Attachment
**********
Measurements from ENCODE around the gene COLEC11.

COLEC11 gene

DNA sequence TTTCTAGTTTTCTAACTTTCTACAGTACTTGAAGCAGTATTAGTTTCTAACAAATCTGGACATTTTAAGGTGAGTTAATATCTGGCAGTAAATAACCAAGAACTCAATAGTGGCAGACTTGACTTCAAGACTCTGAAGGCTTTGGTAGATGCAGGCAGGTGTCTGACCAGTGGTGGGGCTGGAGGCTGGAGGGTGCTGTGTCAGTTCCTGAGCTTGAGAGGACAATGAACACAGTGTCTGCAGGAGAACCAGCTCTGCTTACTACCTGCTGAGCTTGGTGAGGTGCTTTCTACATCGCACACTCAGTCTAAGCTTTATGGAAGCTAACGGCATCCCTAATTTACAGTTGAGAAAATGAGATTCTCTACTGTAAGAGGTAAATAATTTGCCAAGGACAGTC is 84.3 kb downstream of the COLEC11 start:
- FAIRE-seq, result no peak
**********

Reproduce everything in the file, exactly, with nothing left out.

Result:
Measurements from ENCODE around the gene COLEC11.

COLEC11 gene

DNA sequence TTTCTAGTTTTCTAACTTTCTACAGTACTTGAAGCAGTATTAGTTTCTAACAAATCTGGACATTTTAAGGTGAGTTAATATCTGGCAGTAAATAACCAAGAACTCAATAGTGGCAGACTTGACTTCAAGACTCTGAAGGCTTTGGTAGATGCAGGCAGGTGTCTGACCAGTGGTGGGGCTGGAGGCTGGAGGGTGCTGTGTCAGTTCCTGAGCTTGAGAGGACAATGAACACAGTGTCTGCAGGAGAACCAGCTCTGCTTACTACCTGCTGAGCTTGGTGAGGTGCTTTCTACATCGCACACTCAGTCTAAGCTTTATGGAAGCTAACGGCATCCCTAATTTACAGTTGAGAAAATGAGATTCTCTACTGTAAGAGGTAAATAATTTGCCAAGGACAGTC is 84.3 kb downstream of the COLEC11 start:
- FAIRE-seq, result no peak